Monday, July 11, 2011

Atala, The Drama

The Funeral of Atala, ca. 1811, oil on canvas, Anne-Louis De Roussy Girodet Trioson, High Museum of Art, Atlanta, Georgia, United States of America

"If my dream of happiness was yet alive, it was also of short duration, and my awakening awaited me at the Hermit’s cave. I was surprised, on arriving there at midday, not to see Atala running to meet our steps. Some sudden horror seized me. Approaching the cave, I hardly dared to call to Lopez’s daughter: my imagination was equally terrified, as to whether sound or silence would succeed to my cries. Even more afraid of the darkness which prevailed at the rocky entrance, I said to the missionary: ‘O you, whom the heavens support and strengthen, penetrate these shadows.’
          How weak is the man whom passions dominate! How strong the man who trusts in God! There was more courage in that religious heart, burdened by its seventy-six years than in all my youthful ardour. The man of peace entered the cave, and I stood outside filled with terror. Soon a low murmur, like a complaint, issued from the depths of the rock, and struck my ear. Heaving a cry, and regaining my strength, I rushed into the darkness of the cavern ...Spirits of my Fathers: you alone know the sight that met my eyes!
   The Hermit had lit a torch of pine; he grasped it with a trembling hand over Atala’s bed. That lovely young woman half-raised on one elbow, appeared pale and dishevelled. Drops of sweat, the product of agony, glistened on her forehead; her eyes half-extinguished still seeking to express her love for me, and her mouth attempting to smile. Struck as if by a lightning-bolt, staring, arms outstretched, lips parted, I remained motionless. A profound silence reigned for a moment among the three personages at this scene of sorrow. The Hermit was first to break it: ‘This,’ he said, ‘is merely a fever brought on by fatigue, and if we resign ourselves to the will of God, he will take pity on us.’
          At these words, the flow of blood, which had seemed suspended, resumed its course through my heart, and with the adaptability of the Savage, I passed suddenly from excessive fear to excess trust. But Atala allowed me but a moment. Her head swaying sadly, she beckoned us to approach her bed.
          ‘My father,’ she said, in a faint voice, turning to the priest, ‘I am near to death. O Chactas! Listen without despair to the fatal secret I have concealed, in order not to render you wretched too, and to show obedience to my mother’s memory. Try not to interrupt me with expressions of sorrow, which would hasten the few moments I have left to live. I have many things to tell, with a heart whose beat is fading ... with an icy burden that my breast can scarcely bear … I feel I cannot be too swift.’
          After a few moments silence, Atala continued:
‘My sad fate began almost before I had seen the light. My mother conceived me in misfortune; I exhausted her womb, and her flesh was torn in giving birth to me: they despaired of my life. To preserve it, my mother uttered a vow: she promised to the Queen of Angels that I would dedicate my virginity to her, if I escaped death ... A fatal vow that sends me onwards to the tomb!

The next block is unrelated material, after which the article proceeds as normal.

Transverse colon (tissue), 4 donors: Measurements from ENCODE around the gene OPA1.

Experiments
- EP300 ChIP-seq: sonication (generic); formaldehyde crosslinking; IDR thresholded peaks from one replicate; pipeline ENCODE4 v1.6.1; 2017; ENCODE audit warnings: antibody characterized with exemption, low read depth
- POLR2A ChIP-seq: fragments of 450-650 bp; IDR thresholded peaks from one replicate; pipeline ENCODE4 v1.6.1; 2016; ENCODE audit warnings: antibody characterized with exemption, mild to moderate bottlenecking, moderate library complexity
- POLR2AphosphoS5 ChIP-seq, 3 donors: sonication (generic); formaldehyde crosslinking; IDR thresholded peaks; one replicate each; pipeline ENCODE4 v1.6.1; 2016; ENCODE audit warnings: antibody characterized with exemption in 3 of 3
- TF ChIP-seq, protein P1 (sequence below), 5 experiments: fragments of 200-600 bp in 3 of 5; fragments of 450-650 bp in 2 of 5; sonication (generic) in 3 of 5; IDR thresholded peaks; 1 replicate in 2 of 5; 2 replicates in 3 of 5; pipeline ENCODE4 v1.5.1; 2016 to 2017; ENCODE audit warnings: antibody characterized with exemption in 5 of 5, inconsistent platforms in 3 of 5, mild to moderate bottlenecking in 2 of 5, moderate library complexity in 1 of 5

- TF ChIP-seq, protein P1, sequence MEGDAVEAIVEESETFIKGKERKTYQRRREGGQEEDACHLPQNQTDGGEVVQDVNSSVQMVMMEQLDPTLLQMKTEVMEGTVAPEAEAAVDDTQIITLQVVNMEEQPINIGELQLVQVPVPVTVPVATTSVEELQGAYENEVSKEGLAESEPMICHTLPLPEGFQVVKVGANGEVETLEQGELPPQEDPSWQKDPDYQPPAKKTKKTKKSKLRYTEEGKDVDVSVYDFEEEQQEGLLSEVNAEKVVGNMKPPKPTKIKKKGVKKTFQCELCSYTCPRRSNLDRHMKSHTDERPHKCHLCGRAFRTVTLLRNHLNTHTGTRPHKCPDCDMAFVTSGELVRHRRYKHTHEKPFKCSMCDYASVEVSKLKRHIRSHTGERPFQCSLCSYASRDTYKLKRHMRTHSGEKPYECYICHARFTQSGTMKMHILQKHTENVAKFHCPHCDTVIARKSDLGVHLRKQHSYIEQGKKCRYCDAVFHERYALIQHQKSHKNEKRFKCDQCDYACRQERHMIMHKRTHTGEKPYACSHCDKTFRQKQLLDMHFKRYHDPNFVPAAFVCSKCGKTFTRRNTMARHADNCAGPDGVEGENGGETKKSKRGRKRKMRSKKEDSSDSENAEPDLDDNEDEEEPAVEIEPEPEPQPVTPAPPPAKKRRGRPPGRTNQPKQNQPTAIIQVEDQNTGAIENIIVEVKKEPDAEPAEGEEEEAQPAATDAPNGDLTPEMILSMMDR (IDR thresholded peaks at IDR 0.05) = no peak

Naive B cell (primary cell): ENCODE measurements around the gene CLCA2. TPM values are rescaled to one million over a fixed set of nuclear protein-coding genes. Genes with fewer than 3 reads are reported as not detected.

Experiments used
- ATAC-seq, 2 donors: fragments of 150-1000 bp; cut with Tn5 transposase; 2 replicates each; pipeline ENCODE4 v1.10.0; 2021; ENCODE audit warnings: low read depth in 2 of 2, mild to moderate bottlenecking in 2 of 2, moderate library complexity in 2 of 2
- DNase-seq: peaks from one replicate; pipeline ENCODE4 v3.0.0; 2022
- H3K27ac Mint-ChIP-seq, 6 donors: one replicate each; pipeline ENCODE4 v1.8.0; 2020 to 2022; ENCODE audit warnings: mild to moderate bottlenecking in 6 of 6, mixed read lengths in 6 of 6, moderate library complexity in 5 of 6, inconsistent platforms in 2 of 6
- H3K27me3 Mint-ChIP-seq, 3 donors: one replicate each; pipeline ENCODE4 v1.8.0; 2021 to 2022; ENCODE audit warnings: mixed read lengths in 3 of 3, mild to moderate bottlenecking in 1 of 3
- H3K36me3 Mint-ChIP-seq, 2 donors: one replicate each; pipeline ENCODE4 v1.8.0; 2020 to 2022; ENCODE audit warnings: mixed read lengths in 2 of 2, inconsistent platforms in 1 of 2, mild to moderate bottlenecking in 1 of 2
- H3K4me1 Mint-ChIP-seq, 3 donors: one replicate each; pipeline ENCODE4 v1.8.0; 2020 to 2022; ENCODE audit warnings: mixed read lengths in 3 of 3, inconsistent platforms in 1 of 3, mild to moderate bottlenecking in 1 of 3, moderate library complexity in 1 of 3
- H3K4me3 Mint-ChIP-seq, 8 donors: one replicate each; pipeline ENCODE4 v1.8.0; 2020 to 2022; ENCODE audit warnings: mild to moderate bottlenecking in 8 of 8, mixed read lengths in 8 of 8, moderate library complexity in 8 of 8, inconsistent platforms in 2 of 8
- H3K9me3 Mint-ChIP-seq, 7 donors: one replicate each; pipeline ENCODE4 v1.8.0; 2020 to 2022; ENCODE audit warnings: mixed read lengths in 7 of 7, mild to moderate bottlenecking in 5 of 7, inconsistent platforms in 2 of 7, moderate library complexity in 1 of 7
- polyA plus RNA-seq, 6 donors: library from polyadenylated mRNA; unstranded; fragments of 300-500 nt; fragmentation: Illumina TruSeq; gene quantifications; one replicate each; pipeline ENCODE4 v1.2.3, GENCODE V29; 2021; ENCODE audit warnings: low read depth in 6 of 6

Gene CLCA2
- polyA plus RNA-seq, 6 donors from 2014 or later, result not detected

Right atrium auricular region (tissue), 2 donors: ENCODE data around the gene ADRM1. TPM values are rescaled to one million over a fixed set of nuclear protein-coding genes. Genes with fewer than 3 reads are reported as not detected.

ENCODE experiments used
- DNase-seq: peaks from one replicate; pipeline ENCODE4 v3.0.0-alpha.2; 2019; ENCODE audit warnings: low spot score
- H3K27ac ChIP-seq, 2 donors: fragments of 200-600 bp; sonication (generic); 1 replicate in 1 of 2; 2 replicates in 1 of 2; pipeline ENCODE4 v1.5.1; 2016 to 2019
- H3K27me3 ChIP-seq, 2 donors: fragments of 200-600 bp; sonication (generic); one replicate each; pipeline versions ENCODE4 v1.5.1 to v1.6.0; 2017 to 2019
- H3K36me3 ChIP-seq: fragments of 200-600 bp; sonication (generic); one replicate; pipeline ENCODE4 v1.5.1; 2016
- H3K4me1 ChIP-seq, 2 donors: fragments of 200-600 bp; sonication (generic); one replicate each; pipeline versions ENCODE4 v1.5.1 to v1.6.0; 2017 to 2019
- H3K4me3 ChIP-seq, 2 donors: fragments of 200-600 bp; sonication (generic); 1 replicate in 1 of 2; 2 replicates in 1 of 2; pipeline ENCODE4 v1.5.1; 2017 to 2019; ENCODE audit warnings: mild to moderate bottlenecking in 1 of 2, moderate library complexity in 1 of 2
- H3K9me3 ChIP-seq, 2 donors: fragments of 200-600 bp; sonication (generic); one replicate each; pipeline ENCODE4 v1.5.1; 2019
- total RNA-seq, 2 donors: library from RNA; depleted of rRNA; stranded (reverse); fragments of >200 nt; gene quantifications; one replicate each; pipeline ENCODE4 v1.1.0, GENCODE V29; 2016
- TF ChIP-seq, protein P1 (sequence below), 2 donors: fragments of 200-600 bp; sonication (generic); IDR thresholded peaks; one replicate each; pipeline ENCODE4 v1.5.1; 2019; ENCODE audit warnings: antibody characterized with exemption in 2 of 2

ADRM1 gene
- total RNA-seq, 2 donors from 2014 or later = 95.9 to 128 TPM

I had just turned fifteen, when I lost my mother. A few hours before she died she called me to her bed. “My daughter,” she said, in the presence of the missionary who was bringing consolation to her last moments, “my daughter, you know the vow I made for you. Would you deny your mother? Oh, my Atala! I leave you in a world that is not worthy of possessing a Christian amidst all these idolaters, who persecute the God of your father and mine, that God who, after having granting you life, saved you by a miracle. Ah, my dear child, by accepting the virgin’s veil, you will simply be abandoning the cares of the wilderness and the fatal passions that have troubled your mother’s womb! Come, my beloved, come; swear on this picture of the Saviour’s Mother, held in the hands of this holy priest, and between those of your dying mother, so as not to compromise me in the sight of heaven. Remember that I gave a promise on your behalf in order to save your life, and if you do not keep my promise, you will plunge your mother’s soul into eternal torment.”
          O my mother! Why did you speak thus! O Religion that brings me both pain and happiness, that destroys and consoles me! And you, dear and sad object of a passion that consumes me to the very point of death, you see now, O Chactas, what has determined the severity of our fate! ... Bursting into tears, and throwing myself into my mother’s arms, I promised all that I was asked to promise. The missionary pronounced the terrible words over me, and handed me the scapular that binds me forever. My mother threatened me with her curse if I ever broke my vows, and after having recommended me to keep that secret hidden inviolably from the heathen persecutors of my religion, she died, while holding me in her embrace.
          I did not at first realise the danger of my oaths. Full of enthusiasm, and a true Christian, proud of the Spanish blood flowing through my veins, I could see only men around me who were unworthy to receive my hand; I congratulated myself on having no other spouse but my mother’s God. I saw you, a young handsome captive, I was moved by your fate, I dared to speak to you at the stake in the forest; thus I felt the whole weight of my vows.’
          As Atala finished speaking these words, clenching my fists, and glaring at the missionary with a menacing expression, I exclaimed: ‘This then is the religion you praised so highly! Have done with this vow that snatches Atala from me!" Excepts from  Chateaubriand's Atala 

The Funeral of Atala, ca. 1811, Anne-Louis Girodet de Roucy Trioson, Louvre

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